Primary research interest

Tuberculosis microbiology

About me

After completing my PhD in 2000, I began postdoctoral research at the University of Oxford, UK, and then later at the Imperial College London. During this time I spent significant time collaborating and working at the Institute Pasteur in Paris. In 2004 I returned to Australia as a postdoctoral scientist at the Centenary Institute in Sydney where I began researching tuberculosis. I moved to The University of Queensland as a senior Lecturer and Research Fellow in mid-2012.

Donate to tuberculosis research

Research focus and collaborations 

Lab: tuberculosis research

My laboratory is committed to understanding the mechanisms by which Mycobacterium tuberculosis causes Tuberculosis (TB). One in three people in the world are infected with this bacterium, resulting in approximately 4,000 deaths every day. My lab utilises modern molecular genomic technologies to identify the genetic requirements for M. tuberculosis to cause TB. This information is being translated into the development of new therapies and control measures for TB. Research within the group will fall largely into one of the following three themes: Essential Gene Identification in M. tuberculosis, Understanding Latency and Targeted Drug Development.

National research collaborations

  • University of Sydney, School of Chemistry
  • University of Sydney, Sydney Medical School
  • University of Sydney, Faculty of Pharmacy
  • Centenary Institute, Mycobacterial Research Laboratory

International collaborations

  • National University of Singapore, Singapore
  • University of Oxford, UK

Funded projects

  • 2007-2009: NHMRC - New Investigator Grant, Identification of Essential Components of Mycobacterium tuberculosis - $396,342
  • 2011-2013: NHMRC- Project Grant, Genes to Drugs for TB - $702,165
  • 2011-2014: NHMRC - Career Development Fellowship (level 2), Tuberculosis: Genes to Drugs - $424,902
  • 2012-2013: UQ NSRSF Award, Characterisation of metabolic pathways in M. tuberculosis and the Development of Inhibitors - $12,000
  • 2013-2015: NHMRC - Project Grant, Latent Tuberculosis Infection - $569,737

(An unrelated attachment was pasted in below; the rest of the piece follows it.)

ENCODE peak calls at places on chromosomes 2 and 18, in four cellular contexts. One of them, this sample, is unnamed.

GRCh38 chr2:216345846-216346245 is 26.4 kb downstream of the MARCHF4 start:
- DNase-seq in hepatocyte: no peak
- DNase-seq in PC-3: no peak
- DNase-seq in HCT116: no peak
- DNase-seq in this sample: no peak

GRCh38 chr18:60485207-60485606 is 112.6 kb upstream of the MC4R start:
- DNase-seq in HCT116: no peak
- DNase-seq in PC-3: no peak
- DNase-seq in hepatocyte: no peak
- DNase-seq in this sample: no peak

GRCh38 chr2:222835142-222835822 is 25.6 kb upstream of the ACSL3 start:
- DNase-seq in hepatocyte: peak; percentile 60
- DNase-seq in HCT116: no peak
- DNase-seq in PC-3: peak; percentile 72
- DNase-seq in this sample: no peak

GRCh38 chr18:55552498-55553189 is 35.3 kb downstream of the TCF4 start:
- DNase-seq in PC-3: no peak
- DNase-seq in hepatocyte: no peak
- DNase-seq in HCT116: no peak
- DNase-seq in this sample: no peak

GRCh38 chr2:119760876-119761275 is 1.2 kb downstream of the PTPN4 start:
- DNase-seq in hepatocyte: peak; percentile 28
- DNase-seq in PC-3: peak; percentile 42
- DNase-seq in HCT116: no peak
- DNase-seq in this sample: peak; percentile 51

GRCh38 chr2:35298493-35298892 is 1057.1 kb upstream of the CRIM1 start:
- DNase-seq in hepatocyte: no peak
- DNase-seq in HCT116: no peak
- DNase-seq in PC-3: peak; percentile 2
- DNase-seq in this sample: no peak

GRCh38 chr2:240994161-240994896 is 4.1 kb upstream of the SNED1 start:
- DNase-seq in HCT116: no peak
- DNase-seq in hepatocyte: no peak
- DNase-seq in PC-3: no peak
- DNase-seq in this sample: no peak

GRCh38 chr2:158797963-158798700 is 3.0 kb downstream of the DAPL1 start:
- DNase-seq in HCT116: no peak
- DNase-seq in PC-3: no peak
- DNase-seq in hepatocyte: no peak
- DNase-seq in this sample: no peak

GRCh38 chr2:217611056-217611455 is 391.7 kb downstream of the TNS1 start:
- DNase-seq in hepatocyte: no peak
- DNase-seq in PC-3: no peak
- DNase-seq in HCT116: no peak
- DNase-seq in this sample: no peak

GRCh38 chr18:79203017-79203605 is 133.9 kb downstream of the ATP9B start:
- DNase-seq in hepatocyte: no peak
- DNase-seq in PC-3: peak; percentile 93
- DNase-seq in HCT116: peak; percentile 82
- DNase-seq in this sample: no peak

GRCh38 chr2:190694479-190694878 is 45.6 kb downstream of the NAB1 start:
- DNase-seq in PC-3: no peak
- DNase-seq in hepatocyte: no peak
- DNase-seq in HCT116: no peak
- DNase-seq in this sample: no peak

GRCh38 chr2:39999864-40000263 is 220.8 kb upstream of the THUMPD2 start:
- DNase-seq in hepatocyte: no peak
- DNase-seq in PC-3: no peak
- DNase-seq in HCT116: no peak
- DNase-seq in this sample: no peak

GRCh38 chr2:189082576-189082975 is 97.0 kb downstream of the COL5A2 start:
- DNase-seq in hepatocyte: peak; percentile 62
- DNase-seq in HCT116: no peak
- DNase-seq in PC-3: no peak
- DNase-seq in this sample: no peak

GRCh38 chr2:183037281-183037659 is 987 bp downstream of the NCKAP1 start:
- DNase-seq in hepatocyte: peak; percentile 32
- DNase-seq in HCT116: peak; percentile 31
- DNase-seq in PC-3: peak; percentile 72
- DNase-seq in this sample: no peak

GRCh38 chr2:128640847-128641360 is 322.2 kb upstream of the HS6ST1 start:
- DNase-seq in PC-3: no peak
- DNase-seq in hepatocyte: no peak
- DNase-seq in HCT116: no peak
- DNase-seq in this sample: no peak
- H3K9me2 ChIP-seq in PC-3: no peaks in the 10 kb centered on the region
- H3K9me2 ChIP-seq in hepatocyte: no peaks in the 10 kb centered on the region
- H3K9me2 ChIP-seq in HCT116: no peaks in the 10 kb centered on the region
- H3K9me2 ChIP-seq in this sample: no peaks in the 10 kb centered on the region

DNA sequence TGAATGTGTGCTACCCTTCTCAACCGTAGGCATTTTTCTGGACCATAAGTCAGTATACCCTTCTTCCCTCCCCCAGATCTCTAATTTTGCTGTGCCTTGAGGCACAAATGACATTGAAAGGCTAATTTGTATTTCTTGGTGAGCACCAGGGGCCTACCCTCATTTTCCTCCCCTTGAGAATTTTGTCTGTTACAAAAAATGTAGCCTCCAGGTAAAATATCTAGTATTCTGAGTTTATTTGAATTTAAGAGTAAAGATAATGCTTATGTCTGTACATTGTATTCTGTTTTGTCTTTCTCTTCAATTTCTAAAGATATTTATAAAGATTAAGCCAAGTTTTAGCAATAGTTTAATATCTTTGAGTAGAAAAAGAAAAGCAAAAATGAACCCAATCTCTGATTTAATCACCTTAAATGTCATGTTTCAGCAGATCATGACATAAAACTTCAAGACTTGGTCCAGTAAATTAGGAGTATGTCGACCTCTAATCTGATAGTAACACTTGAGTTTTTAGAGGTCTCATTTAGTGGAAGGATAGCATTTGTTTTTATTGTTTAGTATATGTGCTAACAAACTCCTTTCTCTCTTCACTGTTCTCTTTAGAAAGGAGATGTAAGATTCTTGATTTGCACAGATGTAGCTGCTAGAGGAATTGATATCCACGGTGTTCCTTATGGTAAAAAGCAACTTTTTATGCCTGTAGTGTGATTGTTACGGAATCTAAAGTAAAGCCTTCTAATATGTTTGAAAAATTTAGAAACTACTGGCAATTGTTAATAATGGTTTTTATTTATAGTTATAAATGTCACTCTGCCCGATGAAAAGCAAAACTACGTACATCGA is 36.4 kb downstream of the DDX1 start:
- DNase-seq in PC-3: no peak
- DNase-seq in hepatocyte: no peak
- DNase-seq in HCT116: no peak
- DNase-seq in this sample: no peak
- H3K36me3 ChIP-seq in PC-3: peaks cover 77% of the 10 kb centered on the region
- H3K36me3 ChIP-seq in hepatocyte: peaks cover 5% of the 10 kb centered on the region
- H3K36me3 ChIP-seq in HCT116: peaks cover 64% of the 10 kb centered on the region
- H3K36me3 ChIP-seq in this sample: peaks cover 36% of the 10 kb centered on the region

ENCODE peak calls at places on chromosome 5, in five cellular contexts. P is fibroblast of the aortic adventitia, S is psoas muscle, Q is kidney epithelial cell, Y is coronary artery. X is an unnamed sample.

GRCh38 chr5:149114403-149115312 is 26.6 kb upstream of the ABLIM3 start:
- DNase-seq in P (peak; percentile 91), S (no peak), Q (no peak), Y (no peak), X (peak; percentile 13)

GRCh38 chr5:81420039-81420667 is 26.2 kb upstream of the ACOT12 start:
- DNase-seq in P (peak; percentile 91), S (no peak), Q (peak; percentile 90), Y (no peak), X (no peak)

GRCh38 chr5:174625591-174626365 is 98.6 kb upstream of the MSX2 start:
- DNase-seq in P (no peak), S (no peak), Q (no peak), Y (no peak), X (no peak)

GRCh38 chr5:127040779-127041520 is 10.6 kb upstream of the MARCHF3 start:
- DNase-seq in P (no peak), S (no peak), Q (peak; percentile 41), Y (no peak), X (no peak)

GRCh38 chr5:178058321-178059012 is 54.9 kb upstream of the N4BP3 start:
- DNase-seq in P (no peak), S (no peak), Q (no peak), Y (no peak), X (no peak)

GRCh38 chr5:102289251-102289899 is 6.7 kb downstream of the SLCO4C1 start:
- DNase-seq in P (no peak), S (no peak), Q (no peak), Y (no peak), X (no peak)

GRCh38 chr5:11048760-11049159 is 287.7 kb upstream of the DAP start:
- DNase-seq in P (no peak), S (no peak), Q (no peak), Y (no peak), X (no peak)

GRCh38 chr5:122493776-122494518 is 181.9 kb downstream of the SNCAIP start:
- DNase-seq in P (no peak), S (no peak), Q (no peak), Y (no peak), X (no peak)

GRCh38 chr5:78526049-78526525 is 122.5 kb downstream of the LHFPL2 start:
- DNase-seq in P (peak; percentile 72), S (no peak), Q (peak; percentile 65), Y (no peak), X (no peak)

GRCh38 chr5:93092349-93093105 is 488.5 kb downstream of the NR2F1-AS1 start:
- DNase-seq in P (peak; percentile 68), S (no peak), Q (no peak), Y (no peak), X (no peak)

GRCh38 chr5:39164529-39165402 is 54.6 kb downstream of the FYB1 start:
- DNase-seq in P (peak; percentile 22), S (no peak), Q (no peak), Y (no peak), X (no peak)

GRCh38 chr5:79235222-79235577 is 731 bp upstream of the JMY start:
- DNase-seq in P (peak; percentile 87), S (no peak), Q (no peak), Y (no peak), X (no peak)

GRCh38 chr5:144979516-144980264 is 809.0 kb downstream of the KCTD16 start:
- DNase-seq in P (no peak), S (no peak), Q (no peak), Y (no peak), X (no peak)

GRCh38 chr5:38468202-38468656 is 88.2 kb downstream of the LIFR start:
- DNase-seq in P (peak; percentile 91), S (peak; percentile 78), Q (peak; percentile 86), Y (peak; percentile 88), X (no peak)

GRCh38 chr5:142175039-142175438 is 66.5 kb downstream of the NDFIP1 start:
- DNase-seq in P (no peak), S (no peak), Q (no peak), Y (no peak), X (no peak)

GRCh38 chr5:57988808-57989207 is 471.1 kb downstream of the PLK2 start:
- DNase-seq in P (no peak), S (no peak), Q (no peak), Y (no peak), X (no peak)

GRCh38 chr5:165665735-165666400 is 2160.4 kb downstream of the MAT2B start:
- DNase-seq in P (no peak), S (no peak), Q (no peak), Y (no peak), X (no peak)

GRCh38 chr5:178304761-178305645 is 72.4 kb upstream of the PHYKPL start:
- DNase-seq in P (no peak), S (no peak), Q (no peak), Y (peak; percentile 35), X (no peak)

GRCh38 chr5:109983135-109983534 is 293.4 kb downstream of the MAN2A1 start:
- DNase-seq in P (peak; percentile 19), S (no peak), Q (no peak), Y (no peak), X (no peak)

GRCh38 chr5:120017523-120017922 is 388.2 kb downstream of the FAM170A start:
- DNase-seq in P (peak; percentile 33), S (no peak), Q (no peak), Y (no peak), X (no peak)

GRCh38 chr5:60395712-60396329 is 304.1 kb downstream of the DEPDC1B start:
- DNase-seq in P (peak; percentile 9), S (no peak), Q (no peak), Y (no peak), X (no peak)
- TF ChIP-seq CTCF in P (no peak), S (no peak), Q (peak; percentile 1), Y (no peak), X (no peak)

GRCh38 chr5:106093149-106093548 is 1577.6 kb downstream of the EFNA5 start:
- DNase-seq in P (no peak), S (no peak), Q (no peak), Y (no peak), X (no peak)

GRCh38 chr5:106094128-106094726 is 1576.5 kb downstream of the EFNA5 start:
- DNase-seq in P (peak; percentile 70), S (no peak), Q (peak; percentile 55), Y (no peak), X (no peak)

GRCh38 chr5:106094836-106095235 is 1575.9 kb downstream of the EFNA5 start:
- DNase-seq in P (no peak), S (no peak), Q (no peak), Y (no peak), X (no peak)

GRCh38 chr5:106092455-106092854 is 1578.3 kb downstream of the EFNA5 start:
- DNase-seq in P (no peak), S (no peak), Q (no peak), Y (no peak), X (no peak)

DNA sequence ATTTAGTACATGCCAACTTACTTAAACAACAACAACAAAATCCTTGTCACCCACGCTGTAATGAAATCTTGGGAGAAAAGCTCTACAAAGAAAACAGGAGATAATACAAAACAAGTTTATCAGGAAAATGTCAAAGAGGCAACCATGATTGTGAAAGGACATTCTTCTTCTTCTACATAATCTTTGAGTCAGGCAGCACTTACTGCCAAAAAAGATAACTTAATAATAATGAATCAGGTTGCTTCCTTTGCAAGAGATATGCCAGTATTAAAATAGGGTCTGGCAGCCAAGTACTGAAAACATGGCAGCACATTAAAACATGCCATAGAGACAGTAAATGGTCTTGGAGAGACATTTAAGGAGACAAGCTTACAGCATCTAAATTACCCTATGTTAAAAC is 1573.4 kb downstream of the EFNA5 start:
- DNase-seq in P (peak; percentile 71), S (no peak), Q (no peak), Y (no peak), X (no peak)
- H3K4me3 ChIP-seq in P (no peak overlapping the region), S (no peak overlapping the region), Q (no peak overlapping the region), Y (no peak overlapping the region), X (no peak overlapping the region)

• 2013-2015: NHMRC- Project Grant, Improving subunit vaccines for tuberculosis for pulmonary delivery - $615,221

Teaching interests


  • MICR3003, Molecular Microbiology (Course Co-ordinator)
  • MICR3001, Microbes and Human Health
  • BIOL2202/BIOL2902, Genetics/Advanced Genetics

Postgraduate coursework

  • MICR6008, Immunology and Infectious Diseases

Student supervision

For many years now there has been a constant presence of undergrad and postgrad research students in the group. Currently, I supervise students at all levels, ie. undergraduate research, Hons, MSc. and PhD. Enquiries from students regarding available positions are always welcome.  

Achievements and awards 

  • NHMRC Postdoctoral Reference Group Committee member (2012-)
  • NHMRC CDA2 Research Fellow (2011)
  • Centenary Institute “Innovation Award” (2010)
  • Australian Society of Microbiology NSW/ACT branch Executive (2010-2012)
  • Chair, Scientific Program; Australian Society of Microbiology National Conference, Brisbane (2018)

Featured publications

Publications by Nick West

Researcher biography

Associate Professor West is a molecular microbiologist, expert in bacterial pathogenesis. He is Head of "Tuberculosis Research" in the School of Chemistry and Molecular Biosciences, University of Queensland. Nick has a particular interest in drug development for TB. His research utilises modern molecular technologies to identify the genetic requirements for Mycobacterium tuberculosis to cause Tuberculosis (TB) with these genetic discoveries translated into novel antibiotic therapies. Research within his group falls largely into one of the following four themes: Essential Gene Identification in M. tuberculosis, Understanding TB Latency, Targeted TB Drug Development and Improving TB Vaccination.

Nick conducted postdoctoral research at the University of Oxford and Imperial College London. Returning to Australia in 2004, he spent several years at Sydney's Centenary Institute as an Associate Faculty member before relocating to University of Queensland in 2012. In addition to drug development, Nick's research portfolio includes programmes of vaccine and diagnostic development and testing.